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|Title:||Monitoring oil polluting vessels through the integration of satellite technology|
|Authors:||FERRARO DI SILVI E CASTIGLIONE Guido|
|Abstract:||The main hypothesis of this study has been to demonstrate how satellite images can improve the long term monitoring and the response to oil pollution from vessels, with particular attention to operational oil discharges. To tackle this hypothesis, it has been necessary to apply a holistic approach to the problem of monitoring sea-based oil pollution. In particular, legal, scientific (remote sensing) and operational aspects related to this issue have been analyzed. It was innovative in my dissertation to have an approach which covers different fields, which allows also considering a secondary hypothesis on how space technology can support the prosecution of polluters. The verification of the hypothesis can be cross-checked with the recent launch of the Clean Sea Net service where the European Maritime Safety Agency (EMSA) provides analyzed satellite images to European Countries (EMSA Clean Sea Net website). Before tackling the main issues, a brief analysis on ¿what is oil pollution?¿ has been introduced. The international legislation in the field of monitoring and response to marine oil pollution has been then analyzed. The main texts presented are MARPOL 73/78 Convention and the 1982 United Nations Convention on the Law of the Sea (UNCLOS). To complete the international framework, and with specific reference for European Countries, also the recent European legislation has been presented. Special attention has been given to the prosecution of polluting vessels. The main legal problem is the coordination and integration of the two principles on jurisdiction which co-exist: the nationality of the ship and the geographical position of the ship. The research in the following chapters has been mainly based on the use of satellite imagery. The Synthetic Aperture Radar (SAR) on board satellites can be used to detect oil films on sea surfaces. To provide a general overview on the long term monitoring of oil spills in the European seas, I collected all the available information on detected oil spills in the European Seas for the period 2000-2004. Oil spills were detected by aerial surveillance (in the North Sea and in the Baltic Sea) and by satellite imagery (in the Mediterranean Sea and in the Black Sea). This collection of data, using an inductive method, allowed me to draw a general European picture of the problem of oil discharges from vessels. I have then tried to demonstrate how the use of satellite imagery from archives can be regarded as a key tool for measuring the state of European seas. Variations and trends can be considered essential for policy makers to assess the success of adopted legislation or to stimulate new actions to be taken. Having recognized the capacity and limits of the use of satellite imagery, I have introduced how images from space can be used operationally. The experience acquired during the project AESOP (AErial and Satellite surveillance of Operational Pollution in the Adriatic Sea) was presented. AESOP aimed to test in the Mediterranean basin the capability of providing satellite Near Real Time (NRT) information about marine oil pollution. Moreover the coupling of satellite imagery with the Automatic Information System (AIS) was also successfully performed. It must be underlined that the AESOP project in 2005 and 2006 was a vision of what after 2 years became an operational service. In fact, since April 2007, the European Maritime Safety Agency (EMSA) has launched the Clean Sea Net service which provides analyzed satellite images to European Countries. To summarize the contribution to science of the work of the author has been to demonstrate how satellite imagery can be used as a tool to long term monitor operational oil pollution from ships. As a second contribution, the work of the author has been to demonstrate how satellite imagery can be used as an operational tool in support of patrolling activities of maritime authorities.|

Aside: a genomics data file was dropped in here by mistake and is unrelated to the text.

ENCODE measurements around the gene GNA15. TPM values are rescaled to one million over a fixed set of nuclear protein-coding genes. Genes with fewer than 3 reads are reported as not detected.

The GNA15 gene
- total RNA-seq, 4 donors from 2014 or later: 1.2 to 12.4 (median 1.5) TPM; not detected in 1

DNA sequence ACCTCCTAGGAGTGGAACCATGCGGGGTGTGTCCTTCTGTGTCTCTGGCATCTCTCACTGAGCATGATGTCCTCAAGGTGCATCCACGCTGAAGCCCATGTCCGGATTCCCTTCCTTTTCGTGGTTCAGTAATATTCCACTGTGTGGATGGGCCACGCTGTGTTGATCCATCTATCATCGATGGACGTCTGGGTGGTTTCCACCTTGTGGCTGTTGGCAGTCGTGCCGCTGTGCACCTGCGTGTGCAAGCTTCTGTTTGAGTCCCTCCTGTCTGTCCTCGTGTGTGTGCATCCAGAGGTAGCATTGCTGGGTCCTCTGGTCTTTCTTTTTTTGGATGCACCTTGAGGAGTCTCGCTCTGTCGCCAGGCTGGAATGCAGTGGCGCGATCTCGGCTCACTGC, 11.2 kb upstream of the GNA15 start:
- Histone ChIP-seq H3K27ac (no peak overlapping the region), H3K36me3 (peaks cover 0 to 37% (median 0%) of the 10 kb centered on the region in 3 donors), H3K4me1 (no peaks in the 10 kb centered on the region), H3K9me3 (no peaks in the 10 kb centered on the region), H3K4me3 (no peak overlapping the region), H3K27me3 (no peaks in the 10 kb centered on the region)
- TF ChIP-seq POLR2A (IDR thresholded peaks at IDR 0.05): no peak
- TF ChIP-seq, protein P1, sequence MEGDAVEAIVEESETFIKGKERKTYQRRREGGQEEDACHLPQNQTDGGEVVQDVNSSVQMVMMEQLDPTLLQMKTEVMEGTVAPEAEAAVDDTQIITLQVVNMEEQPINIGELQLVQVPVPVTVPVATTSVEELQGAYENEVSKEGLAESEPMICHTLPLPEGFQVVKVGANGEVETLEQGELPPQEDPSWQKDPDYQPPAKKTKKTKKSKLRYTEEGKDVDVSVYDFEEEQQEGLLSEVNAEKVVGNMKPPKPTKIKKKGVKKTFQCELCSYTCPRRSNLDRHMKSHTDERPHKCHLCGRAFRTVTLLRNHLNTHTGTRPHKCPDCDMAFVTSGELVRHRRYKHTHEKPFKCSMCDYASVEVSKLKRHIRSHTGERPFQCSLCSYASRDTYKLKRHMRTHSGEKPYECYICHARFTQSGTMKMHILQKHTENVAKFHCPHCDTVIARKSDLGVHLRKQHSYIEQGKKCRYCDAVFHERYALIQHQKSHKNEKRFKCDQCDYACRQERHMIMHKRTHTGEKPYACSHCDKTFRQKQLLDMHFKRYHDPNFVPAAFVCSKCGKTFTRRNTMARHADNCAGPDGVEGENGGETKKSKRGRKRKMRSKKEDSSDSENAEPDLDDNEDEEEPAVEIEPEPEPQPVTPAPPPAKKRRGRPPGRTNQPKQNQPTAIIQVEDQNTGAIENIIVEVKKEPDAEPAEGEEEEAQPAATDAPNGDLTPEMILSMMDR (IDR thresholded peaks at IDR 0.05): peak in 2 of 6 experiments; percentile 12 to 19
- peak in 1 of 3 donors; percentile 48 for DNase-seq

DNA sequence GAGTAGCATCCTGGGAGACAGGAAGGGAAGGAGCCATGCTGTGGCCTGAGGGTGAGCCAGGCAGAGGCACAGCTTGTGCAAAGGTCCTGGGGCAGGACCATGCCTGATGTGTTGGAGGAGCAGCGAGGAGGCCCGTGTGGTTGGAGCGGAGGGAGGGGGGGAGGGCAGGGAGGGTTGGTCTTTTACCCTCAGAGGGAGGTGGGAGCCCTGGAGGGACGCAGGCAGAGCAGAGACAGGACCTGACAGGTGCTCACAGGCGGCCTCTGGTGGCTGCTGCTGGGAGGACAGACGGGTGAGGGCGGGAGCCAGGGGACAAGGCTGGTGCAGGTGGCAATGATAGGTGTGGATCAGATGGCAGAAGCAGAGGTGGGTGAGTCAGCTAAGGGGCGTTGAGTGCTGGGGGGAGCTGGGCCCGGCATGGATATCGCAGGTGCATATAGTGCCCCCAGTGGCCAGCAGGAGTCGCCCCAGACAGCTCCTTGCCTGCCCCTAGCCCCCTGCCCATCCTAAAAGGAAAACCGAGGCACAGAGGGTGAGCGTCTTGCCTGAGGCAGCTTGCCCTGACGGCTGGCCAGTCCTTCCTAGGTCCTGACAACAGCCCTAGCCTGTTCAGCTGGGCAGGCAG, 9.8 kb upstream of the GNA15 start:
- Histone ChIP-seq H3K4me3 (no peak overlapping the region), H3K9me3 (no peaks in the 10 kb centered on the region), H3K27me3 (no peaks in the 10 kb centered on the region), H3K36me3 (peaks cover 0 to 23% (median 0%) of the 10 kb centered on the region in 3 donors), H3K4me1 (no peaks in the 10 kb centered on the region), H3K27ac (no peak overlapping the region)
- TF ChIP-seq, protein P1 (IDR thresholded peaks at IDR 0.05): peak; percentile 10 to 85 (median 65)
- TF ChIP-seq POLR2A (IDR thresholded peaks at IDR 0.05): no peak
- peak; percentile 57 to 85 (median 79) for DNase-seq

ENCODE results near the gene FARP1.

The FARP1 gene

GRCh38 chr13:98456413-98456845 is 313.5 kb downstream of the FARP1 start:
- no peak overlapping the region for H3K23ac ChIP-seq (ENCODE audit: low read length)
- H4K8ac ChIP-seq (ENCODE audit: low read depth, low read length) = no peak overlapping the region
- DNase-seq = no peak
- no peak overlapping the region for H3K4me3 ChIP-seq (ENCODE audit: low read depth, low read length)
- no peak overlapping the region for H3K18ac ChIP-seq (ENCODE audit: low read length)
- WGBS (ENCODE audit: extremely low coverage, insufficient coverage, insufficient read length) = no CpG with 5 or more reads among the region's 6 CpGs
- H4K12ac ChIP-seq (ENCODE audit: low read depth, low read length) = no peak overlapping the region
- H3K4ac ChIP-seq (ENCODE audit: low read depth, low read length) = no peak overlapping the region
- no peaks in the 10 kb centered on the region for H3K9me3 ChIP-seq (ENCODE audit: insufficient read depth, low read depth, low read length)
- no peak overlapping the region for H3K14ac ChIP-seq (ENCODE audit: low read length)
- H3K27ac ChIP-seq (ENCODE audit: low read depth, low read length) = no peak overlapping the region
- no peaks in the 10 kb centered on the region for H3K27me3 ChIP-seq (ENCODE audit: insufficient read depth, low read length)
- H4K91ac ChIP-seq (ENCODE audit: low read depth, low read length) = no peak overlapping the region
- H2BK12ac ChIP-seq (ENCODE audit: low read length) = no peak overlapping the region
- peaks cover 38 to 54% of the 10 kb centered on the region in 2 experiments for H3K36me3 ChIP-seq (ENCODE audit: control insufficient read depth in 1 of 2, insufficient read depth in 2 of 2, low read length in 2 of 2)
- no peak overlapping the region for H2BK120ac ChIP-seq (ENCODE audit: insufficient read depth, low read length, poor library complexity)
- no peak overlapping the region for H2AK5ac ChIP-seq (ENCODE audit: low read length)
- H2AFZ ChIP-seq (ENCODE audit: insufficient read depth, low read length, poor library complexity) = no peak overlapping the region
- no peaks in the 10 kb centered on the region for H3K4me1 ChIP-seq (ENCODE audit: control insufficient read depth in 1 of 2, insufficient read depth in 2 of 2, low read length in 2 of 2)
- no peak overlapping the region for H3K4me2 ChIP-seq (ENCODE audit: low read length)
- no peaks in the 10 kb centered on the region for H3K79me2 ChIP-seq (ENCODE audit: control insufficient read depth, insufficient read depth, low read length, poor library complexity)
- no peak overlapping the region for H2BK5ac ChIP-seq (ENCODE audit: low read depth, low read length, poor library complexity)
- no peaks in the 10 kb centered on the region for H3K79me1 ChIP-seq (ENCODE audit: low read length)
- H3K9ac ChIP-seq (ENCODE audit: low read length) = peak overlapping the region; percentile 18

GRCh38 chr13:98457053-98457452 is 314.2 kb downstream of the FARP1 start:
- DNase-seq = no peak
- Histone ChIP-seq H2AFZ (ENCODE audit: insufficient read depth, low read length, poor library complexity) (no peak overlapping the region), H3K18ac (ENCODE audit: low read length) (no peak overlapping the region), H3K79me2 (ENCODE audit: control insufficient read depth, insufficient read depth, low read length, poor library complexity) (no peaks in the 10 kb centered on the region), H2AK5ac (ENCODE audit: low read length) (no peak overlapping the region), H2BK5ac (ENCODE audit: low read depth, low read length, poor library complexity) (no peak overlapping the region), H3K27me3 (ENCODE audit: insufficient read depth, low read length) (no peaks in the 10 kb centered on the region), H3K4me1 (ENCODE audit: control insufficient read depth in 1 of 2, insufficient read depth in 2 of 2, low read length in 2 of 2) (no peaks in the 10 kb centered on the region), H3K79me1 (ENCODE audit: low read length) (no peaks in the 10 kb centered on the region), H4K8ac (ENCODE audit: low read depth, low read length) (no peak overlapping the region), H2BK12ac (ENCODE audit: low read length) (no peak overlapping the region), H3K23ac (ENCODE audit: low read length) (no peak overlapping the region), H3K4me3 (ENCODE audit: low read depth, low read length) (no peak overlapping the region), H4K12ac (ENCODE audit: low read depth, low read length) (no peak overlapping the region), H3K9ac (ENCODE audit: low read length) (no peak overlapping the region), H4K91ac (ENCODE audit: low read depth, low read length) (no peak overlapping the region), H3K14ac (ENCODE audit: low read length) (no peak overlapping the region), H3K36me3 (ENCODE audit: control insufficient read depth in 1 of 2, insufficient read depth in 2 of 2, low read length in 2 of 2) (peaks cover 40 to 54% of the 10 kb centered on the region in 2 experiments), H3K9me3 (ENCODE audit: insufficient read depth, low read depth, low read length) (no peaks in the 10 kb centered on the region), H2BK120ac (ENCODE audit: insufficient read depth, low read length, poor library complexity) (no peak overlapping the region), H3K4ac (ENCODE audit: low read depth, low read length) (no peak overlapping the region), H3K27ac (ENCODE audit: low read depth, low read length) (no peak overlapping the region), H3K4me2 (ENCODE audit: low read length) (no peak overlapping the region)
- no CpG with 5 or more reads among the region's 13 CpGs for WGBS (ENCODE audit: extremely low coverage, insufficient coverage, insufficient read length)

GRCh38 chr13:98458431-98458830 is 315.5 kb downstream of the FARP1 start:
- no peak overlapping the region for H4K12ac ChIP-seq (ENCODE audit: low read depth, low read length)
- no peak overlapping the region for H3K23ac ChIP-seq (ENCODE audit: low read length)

|JRC Institute:||Space, Security and Migration|
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